He is one of the first Indian chefs to be awarded a Michelin Star in the United States. He has written 35 books, directed a film, cooked for the Obamas, hosted MasterChef India and started a food distribution drive amid the Covid-19 pandemic all the way from New York. There are more than enough reasons to be proud of celebrity chef Vikas Khanna who has donned many hats, from restaurateur and cookbook writer, to filmmaker and humanitarian.
In an interview with City Times at his signature restaurant Kinara in Dubai, Vikas speaks about his culinary journey from Punjab to New York and Dubai.
From Amritsar to a renowned Michelin Star chef on the global stage. How has the journey been for you?
Dubai has always been a central force and an intersection between the East and the West which has inspired a lot of chefs, so it’s not excluded from the list ever. I started my cooking journey from Amritsar in Punjab. I grew up thinking that ‘chole bhature and ‘fried paneer’ are the only two things the world eats. But then I went to Delhi and graduated from Manipal University. My uncle wanted me to see what actual restaurants look like and after graduation, I got lot of opportunities to work in big hotels like the Taj and Oberoi.
The Leela gave me a big job in Mumbai in 1994. I worked there for some time and then eventually wanted to return home because I had started small banquets back home and felt like my mother was handling it all by herself and I had to help her out. I went back, ran it and expanded it like crazy.
I did not know what a cooking career could be, when you have so much money, and then I had a little hiccup with a government official in 2000 and they destroyed my entire banquet (business). I think that was the metamorphosis of the little worm and then I decided to go to the US. Once in the States, I worked in New York, did further schooling there. Soon I figured that my aspiration to come to America was to win a Michelin Star and I should only focus on that. In December 2010, I opened Junoon, an Indian restaurant in New York, and earned a Michelin Star just 10 months later.
What made you open a restaurant in Dubai?
One thing special about Dubai is that you get major exposure to all cultures. Expats from Europe, Asia, UK and the US make up around 80 to 85% of the population, contributing to the city’s multicultural status. This cultural diversity in Dubai has become a hallmark of expat life in Dubai.
I felt that this is a major platform for chefs like us. This helps us to promote our Indian culture and cuisine. So, with Kinara, I wanted to create an extension of my dining room. It took us many years to make this, all the interiors and the extension of outdoors and totally open kitchen from all three different sides.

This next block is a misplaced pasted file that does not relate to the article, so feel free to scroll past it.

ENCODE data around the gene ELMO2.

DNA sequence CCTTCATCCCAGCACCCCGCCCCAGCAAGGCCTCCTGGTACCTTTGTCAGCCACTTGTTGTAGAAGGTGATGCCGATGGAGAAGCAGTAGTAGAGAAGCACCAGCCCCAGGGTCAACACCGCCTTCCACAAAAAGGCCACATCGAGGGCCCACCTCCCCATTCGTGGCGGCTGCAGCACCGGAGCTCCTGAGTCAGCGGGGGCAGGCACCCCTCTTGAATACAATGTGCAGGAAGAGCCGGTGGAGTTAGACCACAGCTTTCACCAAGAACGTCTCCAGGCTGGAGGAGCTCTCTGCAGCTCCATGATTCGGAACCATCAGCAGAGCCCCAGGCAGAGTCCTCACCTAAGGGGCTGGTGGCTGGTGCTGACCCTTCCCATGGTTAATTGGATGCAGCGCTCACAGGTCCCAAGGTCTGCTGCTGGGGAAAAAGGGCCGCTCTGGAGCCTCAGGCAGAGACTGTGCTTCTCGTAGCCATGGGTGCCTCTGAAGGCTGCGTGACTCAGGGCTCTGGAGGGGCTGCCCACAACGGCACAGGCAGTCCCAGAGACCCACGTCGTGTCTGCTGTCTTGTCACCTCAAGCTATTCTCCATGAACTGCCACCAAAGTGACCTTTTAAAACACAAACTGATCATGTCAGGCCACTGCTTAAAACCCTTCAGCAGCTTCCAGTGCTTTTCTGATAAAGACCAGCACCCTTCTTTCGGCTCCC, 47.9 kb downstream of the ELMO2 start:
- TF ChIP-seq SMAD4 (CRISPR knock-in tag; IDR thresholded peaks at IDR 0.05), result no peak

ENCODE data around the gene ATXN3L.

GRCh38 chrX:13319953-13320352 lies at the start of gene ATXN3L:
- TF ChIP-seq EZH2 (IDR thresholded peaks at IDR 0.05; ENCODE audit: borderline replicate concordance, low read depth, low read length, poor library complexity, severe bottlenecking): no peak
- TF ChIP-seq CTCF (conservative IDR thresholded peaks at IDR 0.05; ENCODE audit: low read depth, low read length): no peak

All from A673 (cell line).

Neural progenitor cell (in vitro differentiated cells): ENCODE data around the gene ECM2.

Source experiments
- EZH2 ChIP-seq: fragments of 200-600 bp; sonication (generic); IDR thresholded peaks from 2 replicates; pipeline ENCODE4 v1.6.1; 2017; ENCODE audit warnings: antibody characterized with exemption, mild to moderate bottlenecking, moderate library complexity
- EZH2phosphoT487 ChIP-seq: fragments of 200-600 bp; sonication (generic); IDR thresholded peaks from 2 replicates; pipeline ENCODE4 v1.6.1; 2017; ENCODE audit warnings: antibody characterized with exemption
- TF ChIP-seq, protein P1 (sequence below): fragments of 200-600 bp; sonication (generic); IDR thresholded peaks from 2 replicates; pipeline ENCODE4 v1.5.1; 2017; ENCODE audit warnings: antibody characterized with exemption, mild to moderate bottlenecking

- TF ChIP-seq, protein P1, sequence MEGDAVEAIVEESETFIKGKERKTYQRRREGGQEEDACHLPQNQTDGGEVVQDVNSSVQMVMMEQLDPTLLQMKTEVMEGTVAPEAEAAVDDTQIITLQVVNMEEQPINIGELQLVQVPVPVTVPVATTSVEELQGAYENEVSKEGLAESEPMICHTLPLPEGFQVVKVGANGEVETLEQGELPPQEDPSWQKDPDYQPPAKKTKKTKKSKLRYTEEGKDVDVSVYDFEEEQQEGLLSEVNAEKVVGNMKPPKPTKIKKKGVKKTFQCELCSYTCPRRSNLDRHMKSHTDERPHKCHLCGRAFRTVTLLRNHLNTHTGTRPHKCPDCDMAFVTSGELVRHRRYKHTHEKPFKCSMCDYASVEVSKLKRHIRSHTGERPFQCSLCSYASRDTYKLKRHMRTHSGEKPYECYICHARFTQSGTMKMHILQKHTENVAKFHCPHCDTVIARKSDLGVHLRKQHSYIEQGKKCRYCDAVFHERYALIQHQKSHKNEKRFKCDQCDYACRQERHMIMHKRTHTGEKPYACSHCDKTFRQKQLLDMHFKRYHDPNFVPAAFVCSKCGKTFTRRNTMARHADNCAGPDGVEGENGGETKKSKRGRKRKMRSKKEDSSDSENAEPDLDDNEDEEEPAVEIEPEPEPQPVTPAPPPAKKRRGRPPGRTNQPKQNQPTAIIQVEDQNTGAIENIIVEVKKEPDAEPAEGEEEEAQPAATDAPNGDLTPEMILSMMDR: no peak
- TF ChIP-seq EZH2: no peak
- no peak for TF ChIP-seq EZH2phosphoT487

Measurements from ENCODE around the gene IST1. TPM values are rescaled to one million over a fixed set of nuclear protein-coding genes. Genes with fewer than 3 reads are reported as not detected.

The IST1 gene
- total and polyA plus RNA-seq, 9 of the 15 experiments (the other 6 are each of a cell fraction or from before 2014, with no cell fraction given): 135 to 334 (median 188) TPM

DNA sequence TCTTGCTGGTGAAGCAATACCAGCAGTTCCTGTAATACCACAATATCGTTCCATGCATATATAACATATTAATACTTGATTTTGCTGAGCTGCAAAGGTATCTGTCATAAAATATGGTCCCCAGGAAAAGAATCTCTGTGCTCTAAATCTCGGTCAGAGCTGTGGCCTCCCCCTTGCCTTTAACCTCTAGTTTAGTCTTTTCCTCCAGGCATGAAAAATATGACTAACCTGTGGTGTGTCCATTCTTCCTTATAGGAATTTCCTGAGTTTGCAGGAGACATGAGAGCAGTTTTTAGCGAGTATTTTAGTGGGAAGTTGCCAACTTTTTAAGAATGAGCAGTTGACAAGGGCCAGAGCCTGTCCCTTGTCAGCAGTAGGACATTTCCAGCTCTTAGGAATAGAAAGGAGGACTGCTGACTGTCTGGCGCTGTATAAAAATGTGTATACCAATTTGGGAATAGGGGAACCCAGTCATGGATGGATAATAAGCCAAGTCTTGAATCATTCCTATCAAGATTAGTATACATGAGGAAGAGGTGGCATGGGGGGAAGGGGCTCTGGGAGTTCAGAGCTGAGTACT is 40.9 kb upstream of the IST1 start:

Our idea was that people should be able to enjoy Indian food as if from the comfort of their homes. Many people ask me, but your food doesn’t look so Indian.. I said, you know what, take a bite, close your eyes and tell me if it’s not Indian. I challenge you. I come from a culture where everything is about flavours, but one thing I won’t compromise about is adding more textures or layers to any dish. My dishes in Kinara are all about Indian regional cuisine with an authentic taste.
What goes into creating Vikas Khanna’s perfect dish?
I feel that a dish is just like a painting. The artist needs to figure out if the painting is complete, or do I still need to give it strokes. I am always confused because you don’t know if that is enough.
Plating is exactly the same for me. I always feel like can I add something more to it or take something out, so that I don’t lose the essence or the soul of the dish. There is always a constant war in my head. Can I add some more sauces to it, what garnishing is required? Can I do something else to it? Because with the dish, I am also bringing creativity and a big part of the culture.
What do you love most about Dubai?
The souqs and traditional side of Dubai is something I love the most. I have always felt very connected to old Dubai. The rest of the world just focuses on the glamour and glitz of this city, but I feel the abras, the coast, the desert and older side of the Dubai is just very important to me.
I have always focused on the traditional side of a country; I feel that it’s our roots that makes us what we are. We always need to have a certain respect and reverence for it.
Your Feed India drive served nearly 10 million meals to the underprivileged in at least 125 cities and towns across India in just two months during the Covid pandemic. Tell us about it.
The Feed India initiative was to distribute both cooked meals and dry rations to the less privileged and vulnerable communities in my home country. I had decided not to rest until I did everything in my power to feed the hungry in India during the ongoing coronavirus pandemic. Sitting in my apartment in New York, I began sending out requests on social media asking people to connect me with those most in need of food and dry rations.
I set about creating a network of volunteers to deliver food to India’s most marginalised people during the nationwide lockdown. I felt I had to help my country in this humanitarian crisis.
I partnered with India’s National Disaster Relief Force for logistical and on-the-ground support and this movement soon received aid from grain companies, tech firms, offers of industrial kitchen space in Mumbai as well as the support of like-minded volunteers, corporates, and non-governmental organizations. This has been the most gratifying time in my culinary career
What is Vikas Khanna most passionate about in life apart from food?
I have a little dog and I am extremely passionate about raising it well now. And I am passionate about filmmaking, writing and travelling.
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